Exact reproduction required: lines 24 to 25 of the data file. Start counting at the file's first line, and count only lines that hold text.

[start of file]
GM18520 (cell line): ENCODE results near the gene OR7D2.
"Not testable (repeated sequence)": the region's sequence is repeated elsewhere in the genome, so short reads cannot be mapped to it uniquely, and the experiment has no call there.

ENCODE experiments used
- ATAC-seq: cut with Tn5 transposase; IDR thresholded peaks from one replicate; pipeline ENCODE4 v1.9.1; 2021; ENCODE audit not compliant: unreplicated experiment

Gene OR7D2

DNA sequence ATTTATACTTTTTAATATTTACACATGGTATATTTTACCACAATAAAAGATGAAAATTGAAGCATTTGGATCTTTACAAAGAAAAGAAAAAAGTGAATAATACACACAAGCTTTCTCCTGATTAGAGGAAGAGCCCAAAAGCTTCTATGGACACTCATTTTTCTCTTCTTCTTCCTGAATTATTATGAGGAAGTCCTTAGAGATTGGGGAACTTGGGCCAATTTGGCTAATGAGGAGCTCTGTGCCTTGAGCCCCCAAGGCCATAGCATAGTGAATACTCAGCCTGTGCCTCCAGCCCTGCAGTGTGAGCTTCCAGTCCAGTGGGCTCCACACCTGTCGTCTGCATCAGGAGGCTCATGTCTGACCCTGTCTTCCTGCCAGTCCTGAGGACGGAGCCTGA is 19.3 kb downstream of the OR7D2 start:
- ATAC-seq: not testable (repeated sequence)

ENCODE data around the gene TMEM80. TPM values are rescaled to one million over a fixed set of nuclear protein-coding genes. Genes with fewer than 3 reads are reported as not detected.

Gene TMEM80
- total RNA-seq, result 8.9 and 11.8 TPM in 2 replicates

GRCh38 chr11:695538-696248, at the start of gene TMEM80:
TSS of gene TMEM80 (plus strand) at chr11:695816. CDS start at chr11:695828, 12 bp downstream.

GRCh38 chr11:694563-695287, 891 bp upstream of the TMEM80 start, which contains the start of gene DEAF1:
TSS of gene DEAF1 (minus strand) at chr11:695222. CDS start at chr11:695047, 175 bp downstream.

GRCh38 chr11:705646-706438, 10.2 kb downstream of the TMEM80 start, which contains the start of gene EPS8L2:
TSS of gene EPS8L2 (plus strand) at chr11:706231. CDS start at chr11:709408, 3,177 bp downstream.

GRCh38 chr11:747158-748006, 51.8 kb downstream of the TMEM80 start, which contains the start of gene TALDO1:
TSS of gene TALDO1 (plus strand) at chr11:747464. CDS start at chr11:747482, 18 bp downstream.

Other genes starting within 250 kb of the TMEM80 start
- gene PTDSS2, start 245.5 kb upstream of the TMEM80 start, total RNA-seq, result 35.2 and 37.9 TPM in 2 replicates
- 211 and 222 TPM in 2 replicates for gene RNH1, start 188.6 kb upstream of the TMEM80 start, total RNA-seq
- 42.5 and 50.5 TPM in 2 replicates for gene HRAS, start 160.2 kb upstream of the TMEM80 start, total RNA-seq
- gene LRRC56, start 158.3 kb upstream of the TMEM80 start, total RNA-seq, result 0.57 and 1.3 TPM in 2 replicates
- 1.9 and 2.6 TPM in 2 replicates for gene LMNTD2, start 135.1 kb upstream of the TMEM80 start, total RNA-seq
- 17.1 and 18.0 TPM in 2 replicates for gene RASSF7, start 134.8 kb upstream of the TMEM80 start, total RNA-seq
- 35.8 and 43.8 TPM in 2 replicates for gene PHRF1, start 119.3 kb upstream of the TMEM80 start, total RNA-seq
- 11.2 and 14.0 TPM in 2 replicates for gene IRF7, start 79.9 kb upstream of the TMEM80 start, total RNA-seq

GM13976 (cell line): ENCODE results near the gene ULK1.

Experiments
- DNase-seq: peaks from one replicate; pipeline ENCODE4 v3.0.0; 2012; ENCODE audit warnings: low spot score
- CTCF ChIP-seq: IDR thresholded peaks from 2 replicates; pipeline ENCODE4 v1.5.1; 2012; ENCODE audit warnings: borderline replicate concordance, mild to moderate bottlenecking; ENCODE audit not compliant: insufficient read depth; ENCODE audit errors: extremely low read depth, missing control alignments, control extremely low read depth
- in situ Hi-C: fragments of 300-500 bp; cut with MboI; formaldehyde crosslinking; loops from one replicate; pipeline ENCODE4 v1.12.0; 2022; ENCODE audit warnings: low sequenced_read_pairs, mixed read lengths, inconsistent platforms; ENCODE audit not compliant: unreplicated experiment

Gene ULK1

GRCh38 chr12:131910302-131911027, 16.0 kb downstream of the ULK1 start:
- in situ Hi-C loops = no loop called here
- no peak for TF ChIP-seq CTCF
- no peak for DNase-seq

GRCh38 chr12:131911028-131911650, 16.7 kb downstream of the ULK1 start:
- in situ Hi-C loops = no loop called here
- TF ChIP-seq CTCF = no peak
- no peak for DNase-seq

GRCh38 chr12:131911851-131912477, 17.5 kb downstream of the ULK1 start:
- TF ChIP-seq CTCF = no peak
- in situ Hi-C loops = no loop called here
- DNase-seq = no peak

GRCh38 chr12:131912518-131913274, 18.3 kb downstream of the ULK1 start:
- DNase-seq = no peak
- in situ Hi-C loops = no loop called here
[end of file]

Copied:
- 1.9 and 2.6 TPM in 2 replicates for gene LMNTD2, start 135.1 kb upstream of the TMEM80 start, total RNA-seq
- 17.1 and 18.0 TPM in 2 replicates for gene RASSF7, start 134.8 kb upstream of the TMEM80 start, total RNA-seq